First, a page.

This is not only a fight for the soul of the Democraric party, it is a fight for the soul and conscience of America.

Anonymous said...

Who are you Lamont people fooling....

I think this is because Lieberman is Jewish -- and his support for Israel.

tparty said...

GC-

I gave you three examples of how partisanship differs from ideology, and how the former is more salient than the latter in this campaign. Frankly, it is the type of thing someone like you who is well-versed in politics should be able to comprehend without me having to provide examples.

Of course you can't completely seperate political ideology from partisanship. But they remain two very different things.

Of course progressives want a candidate who is ideologically similar to their views. But that doesn't mean every politician who isn't will be targeted the way Lieberman has been.

Just read this.

Anonymous said...

UPDATE: David Cappiello will be GOP candidate for US Senate.

A Different Anonymous (No! Really!) said...

GC:

A long post, for which I apologize in advance ... but your orginal post was excellent.

I think you have hit upon the appropriate metaphor. And not only a civil war, but an American Civil War.

Remember that the war of 1861-1865 began -- for all the underlying strife over the "peculiar institution" -- as a war for the the "Union." Frederick Douglass was bitterly critical of Lincoln, from the moment of his inaugural through the early part of the war, for Lincoln's refusal to change that.

It was only in the latter years, when issues such as "contrabands" converged with Lincoln's conscious choice to embrace emancipation (and even then, only in the "rebellion" states!), that slavery per se became a war issue. (And -- as noted below -- it's worth remembering that many Union soldiers were unhappy that it did.)

Here we have Lamont supporters who say their issue is Lieberman himself -- his stance on Iraq, The Kiss, Abu Grahib, his appearances on Fox, whatever. He's out of touch, they say. Arrogant, Colin said on the radio yesterday.

But beneath it all is the left's utter hatred of -- their caustic contempt and loathing for -- the Bush Administration, compounded by their abject failure (so far) to have any real success in challenging it.

Their solution: Beat Bush by proxy. A public clubbing of Lieberman -- and never mind his voting record, never mind he was the party's VP nominee a few years ago. He's almost a Republican! He's practically a Bush lackey!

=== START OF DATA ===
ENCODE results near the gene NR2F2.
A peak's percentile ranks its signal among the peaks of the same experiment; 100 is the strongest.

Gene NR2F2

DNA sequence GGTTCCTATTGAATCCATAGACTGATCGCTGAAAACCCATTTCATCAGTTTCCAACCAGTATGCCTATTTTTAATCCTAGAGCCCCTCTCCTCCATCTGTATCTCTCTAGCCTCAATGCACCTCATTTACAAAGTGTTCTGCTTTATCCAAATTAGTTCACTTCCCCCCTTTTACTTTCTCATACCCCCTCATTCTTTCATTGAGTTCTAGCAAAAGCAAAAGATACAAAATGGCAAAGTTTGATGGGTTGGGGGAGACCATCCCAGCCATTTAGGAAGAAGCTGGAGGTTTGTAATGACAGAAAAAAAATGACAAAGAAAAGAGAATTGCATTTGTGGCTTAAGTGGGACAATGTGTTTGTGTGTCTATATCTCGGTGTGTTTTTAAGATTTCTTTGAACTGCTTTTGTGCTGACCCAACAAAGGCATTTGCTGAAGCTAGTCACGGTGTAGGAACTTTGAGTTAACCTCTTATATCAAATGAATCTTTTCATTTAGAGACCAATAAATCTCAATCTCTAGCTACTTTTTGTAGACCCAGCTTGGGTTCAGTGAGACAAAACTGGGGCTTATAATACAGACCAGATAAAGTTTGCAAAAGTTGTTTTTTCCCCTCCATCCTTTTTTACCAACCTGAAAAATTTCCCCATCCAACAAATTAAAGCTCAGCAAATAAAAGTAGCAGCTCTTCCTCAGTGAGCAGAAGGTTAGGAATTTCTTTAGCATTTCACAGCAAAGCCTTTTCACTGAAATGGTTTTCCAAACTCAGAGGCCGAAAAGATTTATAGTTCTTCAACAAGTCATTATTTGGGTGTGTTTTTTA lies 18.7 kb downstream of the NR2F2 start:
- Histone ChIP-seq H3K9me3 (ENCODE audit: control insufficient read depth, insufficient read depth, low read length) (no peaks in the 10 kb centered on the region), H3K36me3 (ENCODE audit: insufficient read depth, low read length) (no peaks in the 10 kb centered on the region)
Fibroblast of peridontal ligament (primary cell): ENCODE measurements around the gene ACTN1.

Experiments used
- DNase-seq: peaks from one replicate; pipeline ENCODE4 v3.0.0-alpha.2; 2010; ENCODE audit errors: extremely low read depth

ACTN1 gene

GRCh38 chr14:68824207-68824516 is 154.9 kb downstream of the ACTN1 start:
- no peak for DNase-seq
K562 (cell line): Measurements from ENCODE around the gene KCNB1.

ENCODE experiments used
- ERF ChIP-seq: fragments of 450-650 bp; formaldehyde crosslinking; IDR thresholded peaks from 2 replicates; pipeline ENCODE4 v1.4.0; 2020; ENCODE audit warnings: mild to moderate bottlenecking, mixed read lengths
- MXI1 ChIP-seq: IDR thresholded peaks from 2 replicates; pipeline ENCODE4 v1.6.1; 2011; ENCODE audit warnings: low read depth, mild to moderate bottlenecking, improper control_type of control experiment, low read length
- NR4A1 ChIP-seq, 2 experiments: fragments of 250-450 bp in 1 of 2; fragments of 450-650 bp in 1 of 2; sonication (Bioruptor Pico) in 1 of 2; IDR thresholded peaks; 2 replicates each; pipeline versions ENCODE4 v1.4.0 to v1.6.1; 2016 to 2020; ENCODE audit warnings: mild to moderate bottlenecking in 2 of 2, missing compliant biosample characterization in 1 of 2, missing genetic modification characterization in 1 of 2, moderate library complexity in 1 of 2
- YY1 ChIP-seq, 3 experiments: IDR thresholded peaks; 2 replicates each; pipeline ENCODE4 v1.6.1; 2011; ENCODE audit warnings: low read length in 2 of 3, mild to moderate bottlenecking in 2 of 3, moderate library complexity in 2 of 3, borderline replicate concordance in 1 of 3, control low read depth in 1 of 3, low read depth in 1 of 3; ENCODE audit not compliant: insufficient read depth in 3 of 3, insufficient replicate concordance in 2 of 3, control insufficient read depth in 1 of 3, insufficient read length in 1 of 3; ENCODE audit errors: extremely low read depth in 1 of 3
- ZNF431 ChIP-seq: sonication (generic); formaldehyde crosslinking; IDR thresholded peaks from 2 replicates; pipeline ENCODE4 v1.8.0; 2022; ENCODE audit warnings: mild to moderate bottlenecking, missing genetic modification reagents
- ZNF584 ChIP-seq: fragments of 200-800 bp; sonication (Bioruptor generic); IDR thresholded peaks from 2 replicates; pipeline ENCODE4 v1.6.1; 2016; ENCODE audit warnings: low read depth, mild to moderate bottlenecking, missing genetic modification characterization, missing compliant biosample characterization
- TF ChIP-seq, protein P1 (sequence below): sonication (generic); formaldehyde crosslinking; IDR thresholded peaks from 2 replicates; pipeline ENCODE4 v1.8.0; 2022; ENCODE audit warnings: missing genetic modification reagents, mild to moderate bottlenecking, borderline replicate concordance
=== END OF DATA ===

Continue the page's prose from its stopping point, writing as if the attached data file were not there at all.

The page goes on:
Over and over on this blog, the Lieberman Indictment is repeated: Traitor ... He's forgotten he's a Democrat ... He goes on Fox News (gasp!).

At the same time, Lamont supporters insist he's a moderate, a fiscal conservative. He's not a wild-eyed liberal, they say.

Maybe not. But at some point these two groups -- call them unionists, who want their party to stand together, and abolitionists, who want George W. Bush and his ilk gone -- may well realize they're fighting for two entirely different causes.

What will really be interesting then is to see whether the Civil War analogy holds: Will those who support Lamont because they feel Lieberman is out of touch stay in the ranks with those who want to turn this into ideological holy war?

Anonymous said...

UPDATE: David Cappiello will NOT be GOP candidate for US Senate.

Genghis Conn said...

I read it. I still don't buy it. Democrats need to define who they are, ideologically speaking. When they hang together--why do they do it?

If that isn't what you're doing--then what are you doing? The "not a real Democrat" thing doesn't work for people who voted for him six years ago--and are pretty sure his name was on the "Democrat" line. Twice.

If it's not ideological (what is a real Democrat? Where is the party going? How will it govern? What does it stand for?) then it's nothing but smoke.

Different Anonymous:

Yes! That's it exactly. There are two of them, aren't there? Maybe that's where I'm getting my wires crossed.

Anonymous said...

So far this has actually been a very civil civil war. We're still talking about issues, not slinging mud at character, not going after scandals, slurs, and rumors. While Lieberman's staff has immediately attempted to cast Lamont's challenge in a savage light, I think Lamont if anything has been too deferential to Leiberman.

Online, loud voices are par for the course. My take on the recent Six Questions for Lieberman on CLP was that the rudest comments were from the Republicans. The Democrats are passionate, true, but at least they are still based in reality. Their complaints with Lieberman are based on facts, not fantasies.

Given the problems with Connecticut's Democratic party (a minority of House seats in a blue state? The most popular Republican Governor in the country?), it may be time for rocking the boat. Some people may get thrown overboard.